Made in Nigeria: The Grandson of Fela Kuti Upholds His Family’s Afrobeat Message

Made Kuti

“A self-centered way of life will bring all of us down in the end,” Made Kuti sighs on “Different Streets,” the saddest funky track to come out in 2020. 

The song [a cut off his forthcoming solo album, For(e)ward] starts off on an invigorating note, with an Afrobeat rhythm driven by a pulsing riff. Kuti delivers a freeform alto sax solo and lays down thick layers of drums, playing all the instruments himself. But when he sings, the Nigerian musician sounds defeated. 

“We must now understand just how scary it is that we are facing the same problems from the ’70s,” he murmurs during a mid-song monologue, his voice low in the mix as he echoes the frustrations of his late, great grandfather, Nigerian Afrobeat pioneer Fela Anikulapo-Kuti

Made Kuti 2020

Throughout For(e)ward, Made offers a fresh take on the Afrobeat sound that Fela pioneered in the 1970s and ’80s. Just as importantly, Made (pronounced “Mah-day”) carries the torch for his family’s Black consciousness and activist politics, using his songs to address government neglect, police brutality, and the need for progressive action in Africa’s most populous nation. 

“You cannot deny the things that you are taught as a child, and you cannot deny the things that are expected of you as a child as well,” the 25-year-old musician born Omorinmade Anikulapo-Kuti tells SPIN over WhatsApp from his home base in the Nigerian megacity of Lagos. He clearly takes his role as an artist seriously—in his family, he says, “You are forced to always think and learn.” 

Decades ago, Fela Kuti became famous across the globe for his bold Afrobeat grooves. In songs that routinely filled both sides of an LP, he laid down a potent distillation of West African highlife, Yoruba rhythms, and James Brown-style funk. Singing in Nigerian Pidgin English—a widely-spoken dialect that helped him reach a broader audience across the country and continent—Fela lampooned corrupt officials, zombie-like soldiers, and colonial mentalities that still held sway in the years after Nigeria’s independence from British rule in 1960.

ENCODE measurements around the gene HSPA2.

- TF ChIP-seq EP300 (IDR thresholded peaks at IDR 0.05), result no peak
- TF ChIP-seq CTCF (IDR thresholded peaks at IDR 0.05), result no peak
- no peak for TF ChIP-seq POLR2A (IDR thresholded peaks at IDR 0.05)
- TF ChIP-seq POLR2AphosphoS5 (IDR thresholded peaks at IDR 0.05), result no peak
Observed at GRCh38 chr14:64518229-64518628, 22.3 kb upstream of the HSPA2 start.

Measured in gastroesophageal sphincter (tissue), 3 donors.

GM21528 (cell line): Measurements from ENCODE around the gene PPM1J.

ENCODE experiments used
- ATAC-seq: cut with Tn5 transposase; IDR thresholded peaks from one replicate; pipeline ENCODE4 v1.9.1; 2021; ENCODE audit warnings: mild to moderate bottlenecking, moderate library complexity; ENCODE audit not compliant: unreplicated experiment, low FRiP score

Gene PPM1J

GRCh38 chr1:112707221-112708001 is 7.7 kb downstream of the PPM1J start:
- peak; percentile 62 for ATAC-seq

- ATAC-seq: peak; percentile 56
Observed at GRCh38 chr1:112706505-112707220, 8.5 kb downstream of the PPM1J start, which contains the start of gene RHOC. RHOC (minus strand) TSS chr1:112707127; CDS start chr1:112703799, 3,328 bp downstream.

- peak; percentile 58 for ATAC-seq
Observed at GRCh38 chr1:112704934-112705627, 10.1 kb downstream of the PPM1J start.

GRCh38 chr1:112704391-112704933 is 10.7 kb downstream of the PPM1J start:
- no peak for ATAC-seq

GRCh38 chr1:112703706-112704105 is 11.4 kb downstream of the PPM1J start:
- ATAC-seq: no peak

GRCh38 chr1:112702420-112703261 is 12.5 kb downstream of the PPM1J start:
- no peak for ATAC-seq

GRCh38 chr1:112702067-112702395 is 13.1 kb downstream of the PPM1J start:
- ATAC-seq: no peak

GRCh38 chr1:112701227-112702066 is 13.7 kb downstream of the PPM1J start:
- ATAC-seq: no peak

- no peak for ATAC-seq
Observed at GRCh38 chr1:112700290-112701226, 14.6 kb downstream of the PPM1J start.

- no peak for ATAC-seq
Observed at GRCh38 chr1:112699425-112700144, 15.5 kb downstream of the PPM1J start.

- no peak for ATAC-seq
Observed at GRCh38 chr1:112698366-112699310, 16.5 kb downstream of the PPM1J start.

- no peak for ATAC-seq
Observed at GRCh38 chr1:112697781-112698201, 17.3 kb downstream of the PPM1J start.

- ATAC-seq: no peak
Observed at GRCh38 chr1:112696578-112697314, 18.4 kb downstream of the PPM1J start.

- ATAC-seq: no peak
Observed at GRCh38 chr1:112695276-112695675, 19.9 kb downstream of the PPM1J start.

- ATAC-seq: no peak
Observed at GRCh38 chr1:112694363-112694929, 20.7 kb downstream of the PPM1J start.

Made was a toddler when his grandfather died in 1997. But Made’s father, Fela’s oldest son Femi, has kept the Afrobeat message alive in more recent decades as the leader of his own band, The Positive Force. (Fela’s youngest son, Seun Kuti, also is an established Afrobeat artist.) As a kid, Made grew up immersed in the art and activism of the New Afrika Shrine, a rebuilt version of the famous venue that Fela operated in the 1970s, where his father’s concerts frequently stretched for hours into the night.

 “I’d wake up for school the next morning and I’d see him still playing,” he recalls with a chuckle. 

Made was eight years old when he first picked up the alto sax, and these days, he plays bass full-time in The Positive Force—though he’s also studied classical music, composition, and piano. “I have an internal clock for Afrobeat, in that playing Afrobeat rhythms are almost second-nature to me. I feel almost too much at ease playing them sometimes,” he says. 

Made Kuti

For(e)ward is his first-ever release. Set for release on Feb. 5 via Partisan Records, it’s coming out in conjunction with Stop the Hate, a new solo effort from Femi Kuti. The albums will be packaged together as a double-LP entitled Legacy+—emphasizing not just the connection between father and son, but also their shared concern for their home country, a major hub for culture and politics in Africa and across the globe. 

Just days before speaking with SPIN, Made was in the streets to join mass protests against the Special Anti-Robbery Squad, aka SARS, a notoriously corrupt and violent police unit. On his track “Your Enemy” (recorded before the #ENDSARS movement began in October), Made bemoans the police brutality that has become endemic in his country: “What did he do? What did she do? Where are you taking them?” he calls out over a dense layering of keyboards, drums, and saxophone. 

Like many Nigerians, Kuti’s frustrations don’t stop with SARS. In other parts of his album, he tackles shortsighted educational goals, the corruption of Nigeria’s political class, and sexual harassment in the country’s universities. And like his father and grandfather before him, Made Kuti refuses to stay quiet as he leverages the power of music to promote change. 

“We must try to find a way to revolt without it being violent,” he says. “I believe the best revolution will come from the mind. It will come from thinking. It will come from rediscovery.” 

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